Excelling at the annual Koestler awards has become something of a tradition for our Creative Writing and Music groups in HMP Magilligan. This year was no exception and the ceremony held today in HMP Magilligan, Northern Ireland Prison Services’ medium to low security prison, sees the presentation of 17 Awards by PAF’s Executive Director Fred Caulfield.
The Koestler Trust annual exhibition celebrated its 10th anniversary in the Royal Festival Hall in the Southbank Centre, London. Anthony Gormley, sculptor best known for his ‘Angel of the North’, curated the exhibition which was titled ‘Inside’.
The selected artworks were produced by detainees in prisons, secure hospitals, and immigration removal centres and also ex-offenders in the community.
HMP Magilligan gained 17 awards: 3 silver, 3 bronze, 4 highly commended, 6 commended, and a first time entrant award. The awards were granted over many categories: singer-song writing, sculpture, screen-play, graphic design, flash fiction and short story, longer fiction and novel, anthology, poetry collections, and individual poem.
In the latest Winter Issue of our in house prison magazine TIME IN you can also read ‘Forever Inside’ by PM, a commended award for Longer Fiction & Novel and ’99 years’ by SF, a highly commended award for Original Song. To download a copy click on the cover page below. There are also some interesting features which include Child Centred visits, an interview with Holocaust survivor Martin Stern, homophobia in prison, and PAF’s mentoring updates.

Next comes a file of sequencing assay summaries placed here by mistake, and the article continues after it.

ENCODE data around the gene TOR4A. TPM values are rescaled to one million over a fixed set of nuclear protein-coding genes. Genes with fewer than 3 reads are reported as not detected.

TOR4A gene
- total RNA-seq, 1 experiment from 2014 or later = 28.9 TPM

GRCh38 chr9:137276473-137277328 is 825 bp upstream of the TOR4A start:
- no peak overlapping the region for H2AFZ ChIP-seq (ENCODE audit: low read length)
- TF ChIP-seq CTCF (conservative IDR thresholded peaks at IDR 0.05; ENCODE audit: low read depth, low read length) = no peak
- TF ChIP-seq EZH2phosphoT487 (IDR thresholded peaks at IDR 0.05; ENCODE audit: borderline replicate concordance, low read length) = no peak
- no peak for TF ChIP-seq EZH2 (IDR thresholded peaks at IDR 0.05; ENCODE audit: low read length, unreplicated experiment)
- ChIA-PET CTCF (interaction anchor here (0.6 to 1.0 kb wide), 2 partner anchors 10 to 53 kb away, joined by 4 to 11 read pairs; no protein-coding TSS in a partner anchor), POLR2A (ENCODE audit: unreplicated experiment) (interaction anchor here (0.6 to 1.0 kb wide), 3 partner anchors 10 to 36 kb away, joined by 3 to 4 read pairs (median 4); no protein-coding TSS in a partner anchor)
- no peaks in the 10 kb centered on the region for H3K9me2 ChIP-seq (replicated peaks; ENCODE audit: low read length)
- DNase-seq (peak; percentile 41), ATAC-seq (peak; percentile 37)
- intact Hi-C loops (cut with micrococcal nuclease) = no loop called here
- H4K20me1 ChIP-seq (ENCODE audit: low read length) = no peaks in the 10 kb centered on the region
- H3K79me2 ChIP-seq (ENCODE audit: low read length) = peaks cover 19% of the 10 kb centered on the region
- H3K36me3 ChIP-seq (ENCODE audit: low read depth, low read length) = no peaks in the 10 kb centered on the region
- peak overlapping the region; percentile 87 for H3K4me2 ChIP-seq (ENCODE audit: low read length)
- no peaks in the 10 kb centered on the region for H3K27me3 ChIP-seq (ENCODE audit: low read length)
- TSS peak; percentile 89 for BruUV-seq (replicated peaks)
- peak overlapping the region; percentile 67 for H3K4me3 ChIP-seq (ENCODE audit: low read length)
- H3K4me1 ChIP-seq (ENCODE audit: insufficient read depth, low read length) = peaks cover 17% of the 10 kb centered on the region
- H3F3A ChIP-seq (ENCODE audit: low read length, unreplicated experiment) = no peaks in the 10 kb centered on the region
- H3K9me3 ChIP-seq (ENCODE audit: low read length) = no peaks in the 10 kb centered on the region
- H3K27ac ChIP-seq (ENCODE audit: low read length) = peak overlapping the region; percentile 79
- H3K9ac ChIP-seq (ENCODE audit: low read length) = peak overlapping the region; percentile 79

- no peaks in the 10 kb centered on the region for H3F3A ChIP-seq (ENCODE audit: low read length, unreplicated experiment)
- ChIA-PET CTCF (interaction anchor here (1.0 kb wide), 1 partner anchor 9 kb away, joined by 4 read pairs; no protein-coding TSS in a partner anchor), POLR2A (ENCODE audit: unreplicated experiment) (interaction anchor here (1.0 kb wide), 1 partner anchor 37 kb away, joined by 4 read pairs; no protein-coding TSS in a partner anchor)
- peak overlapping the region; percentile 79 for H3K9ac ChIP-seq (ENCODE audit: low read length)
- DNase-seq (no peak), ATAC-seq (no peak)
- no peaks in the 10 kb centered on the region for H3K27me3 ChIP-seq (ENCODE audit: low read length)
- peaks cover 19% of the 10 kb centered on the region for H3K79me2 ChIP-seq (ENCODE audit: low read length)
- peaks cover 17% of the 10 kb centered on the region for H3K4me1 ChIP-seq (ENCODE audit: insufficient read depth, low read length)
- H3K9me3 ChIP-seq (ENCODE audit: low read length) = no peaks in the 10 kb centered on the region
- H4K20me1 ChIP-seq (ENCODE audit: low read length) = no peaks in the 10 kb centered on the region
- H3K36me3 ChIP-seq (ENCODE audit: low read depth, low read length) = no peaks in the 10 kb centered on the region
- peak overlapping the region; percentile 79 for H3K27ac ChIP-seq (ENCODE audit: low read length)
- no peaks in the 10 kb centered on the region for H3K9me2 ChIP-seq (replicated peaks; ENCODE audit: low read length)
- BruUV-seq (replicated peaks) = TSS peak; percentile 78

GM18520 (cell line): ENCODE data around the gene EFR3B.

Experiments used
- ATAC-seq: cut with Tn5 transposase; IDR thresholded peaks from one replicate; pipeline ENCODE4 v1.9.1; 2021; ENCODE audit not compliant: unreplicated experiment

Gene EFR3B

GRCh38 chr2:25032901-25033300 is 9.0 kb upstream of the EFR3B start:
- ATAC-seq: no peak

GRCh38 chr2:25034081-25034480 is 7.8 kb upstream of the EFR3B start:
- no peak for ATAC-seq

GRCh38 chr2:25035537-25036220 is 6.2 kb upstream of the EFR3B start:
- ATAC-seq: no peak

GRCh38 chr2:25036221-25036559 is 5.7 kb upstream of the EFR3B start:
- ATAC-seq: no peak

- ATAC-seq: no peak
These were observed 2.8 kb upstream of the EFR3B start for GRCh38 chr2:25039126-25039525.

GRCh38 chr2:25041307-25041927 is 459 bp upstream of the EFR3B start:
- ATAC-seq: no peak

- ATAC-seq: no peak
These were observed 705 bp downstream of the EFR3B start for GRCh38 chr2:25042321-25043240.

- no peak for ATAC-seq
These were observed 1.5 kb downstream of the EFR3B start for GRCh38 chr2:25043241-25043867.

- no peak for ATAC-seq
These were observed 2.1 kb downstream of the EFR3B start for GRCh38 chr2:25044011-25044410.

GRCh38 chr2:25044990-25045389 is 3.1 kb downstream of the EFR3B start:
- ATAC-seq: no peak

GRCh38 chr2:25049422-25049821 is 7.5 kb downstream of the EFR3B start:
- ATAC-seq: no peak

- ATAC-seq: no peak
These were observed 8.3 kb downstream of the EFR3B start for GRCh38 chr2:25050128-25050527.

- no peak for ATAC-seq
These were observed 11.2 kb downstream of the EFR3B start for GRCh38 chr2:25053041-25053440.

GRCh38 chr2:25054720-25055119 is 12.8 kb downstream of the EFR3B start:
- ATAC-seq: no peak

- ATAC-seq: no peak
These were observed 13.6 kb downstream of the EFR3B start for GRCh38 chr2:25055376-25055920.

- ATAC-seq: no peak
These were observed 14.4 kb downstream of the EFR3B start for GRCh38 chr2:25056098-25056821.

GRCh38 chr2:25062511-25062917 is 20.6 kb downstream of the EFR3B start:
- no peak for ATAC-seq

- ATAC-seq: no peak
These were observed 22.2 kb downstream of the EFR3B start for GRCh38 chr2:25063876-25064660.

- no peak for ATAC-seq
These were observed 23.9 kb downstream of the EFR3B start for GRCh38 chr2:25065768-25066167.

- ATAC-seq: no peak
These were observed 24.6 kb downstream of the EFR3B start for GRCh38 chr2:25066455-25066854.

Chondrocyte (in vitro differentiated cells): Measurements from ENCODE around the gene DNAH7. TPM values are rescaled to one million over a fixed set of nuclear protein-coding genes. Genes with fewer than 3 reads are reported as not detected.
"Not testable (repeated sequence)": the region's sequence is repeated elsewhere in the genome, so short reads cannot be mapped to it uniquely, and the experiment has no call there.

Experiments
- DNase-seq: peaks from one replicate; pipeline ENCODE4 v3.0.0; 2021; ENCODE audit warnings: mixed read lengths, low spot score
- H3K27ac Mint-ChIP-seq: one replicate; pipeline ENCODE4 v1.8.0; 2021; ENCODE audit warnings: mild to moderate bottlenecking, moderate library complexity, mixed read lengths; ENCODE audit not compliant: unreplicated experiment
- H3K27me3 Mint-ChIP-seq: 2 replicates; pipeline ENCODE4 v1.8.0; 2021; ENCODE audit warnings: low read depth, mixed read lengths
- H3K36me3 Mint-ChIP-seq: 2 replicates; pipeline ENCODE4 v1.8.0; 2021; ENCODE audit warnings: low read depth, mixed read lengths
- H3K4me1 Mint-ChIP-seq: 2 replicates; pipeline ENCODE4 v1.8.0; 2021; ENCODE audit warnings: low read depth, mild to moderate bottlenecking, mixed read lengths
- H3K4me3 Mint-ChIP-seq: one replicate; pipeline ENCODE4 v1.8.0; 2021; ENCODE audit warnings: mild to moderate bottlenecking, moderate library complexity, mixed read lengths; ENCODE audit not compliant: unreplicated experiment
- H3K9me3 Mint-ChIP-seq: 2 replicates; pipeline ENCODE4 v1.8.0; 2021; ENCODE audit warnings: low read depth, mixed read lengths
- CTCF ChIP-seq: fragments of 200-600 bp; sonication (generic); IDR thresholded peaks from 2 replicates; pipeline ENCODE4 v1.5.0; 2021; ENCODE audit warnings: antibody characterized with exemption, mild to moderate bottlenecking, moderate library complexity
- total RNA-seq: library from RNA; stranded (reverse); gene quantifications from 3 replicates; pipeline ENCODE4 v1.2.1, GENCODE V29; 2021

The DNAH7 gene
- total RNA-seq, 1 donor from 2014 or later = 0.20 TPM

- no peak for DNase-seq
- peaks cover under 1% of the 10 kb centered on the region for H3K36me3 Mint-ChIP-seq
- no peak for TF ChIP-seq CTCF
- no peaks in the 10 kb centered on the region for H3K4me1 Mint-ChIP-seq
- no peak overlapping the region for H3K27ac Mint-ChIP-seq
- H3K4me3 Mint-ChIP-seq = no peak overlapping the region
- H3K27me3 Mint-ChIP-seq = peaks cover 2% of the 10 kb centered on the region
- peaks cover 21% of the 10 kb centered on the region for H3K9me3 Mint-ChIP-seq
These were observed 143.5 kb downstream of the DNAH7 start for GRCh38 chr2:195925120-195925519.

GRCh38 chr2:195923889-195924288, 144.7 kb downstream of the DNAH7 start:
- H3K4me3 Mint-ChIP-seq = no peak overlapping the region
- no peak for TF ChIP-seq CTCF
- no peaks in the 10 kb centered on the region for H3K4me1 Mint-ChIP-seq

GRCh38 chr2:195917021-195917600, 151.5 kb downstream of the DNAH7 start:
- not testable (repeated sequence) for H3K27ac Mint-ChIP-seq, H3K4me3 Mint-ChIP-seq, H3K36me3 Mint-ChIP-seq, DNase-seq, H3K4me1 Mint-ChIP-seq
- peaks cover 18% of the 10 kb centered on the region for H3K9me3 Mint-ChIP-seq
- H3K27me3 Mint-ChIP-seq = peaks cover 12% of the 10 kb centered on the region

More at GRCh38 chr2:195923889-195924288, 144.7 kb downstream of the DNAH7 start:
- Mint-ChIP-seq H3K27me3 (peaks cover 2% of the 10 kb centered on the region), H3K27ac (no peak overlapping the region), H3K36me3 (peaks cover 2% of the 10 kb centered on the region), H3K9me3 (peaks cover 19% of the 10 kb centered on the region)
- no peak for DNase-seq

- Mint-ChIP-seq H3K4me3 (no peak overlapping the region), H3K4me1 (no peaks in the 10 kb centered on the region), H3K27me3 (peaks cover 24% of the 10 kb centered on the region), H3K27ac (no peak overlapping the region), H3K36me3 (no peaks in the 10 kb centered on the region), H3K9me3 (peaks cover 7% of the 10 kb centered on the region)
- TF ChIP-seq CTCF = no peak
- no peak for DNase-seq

The Koeslter awards, when first established in 1962 by Hungarian-British author and journalist Arthur Koestler had around 200 entries. This year’s awards were selected from over 7,000 submissions. Sally Taylor, Chief Executive speaking at the launch in September said, ‘there is immense creativity among the prison population’. Taylor added, ‘that at a time when there are many pressures on prison resources, the arts can have a transformative impact and can change lives for prisoners, for families, and for people in the community.’ Taylor also acknowledged the work done by artists and arts organisations in prisons.
Rab Butler, the Home Secretary, opened the very first Koestler Trust exhibition. Following in his predecessor’s foot-steps, Sam Gyimah MP, Parliamentary Under Secretary of State at the Ministry of Justice, opened this year’s exhibition. Mr Gyimah said that ‘the arts have a huge role to play in terms of rehabilitation.’ He added, ‘we want prisons to be places of reform,’ and explained that while 1 in 2 prisoners reoffend, the chances of reoffending while engaged with arts in prison is greatly reduced. He concluded, ‘this cannot be underestimated and putting arts at the centre of what we do makes a huge difference.’
Shân Maclennan, Creative Director at the South-bank Centre, said at the opening that ‘in the arts, be it music, poetry, visual arts, we are all people first; all you ever are is a person. Art is a great equaliser.’
Anthony Gormley noted his reason for accepting the invitation to curate the exhibition: ‘I wanted to celebrate a great resource: the imaginations of over 95,000 prisoners currently in the UK.’
Koestler wanted art in prison to be appraised and rewarded outside the prison system. Thanks to the Koestler Trust this precedent continues today.
Our Artists in Residence, working across all three adult prisons in Northern Ireland, have started working with their participants on this years theme for 2018 Koestler Awards, which is ‘Connections’. Watch this space…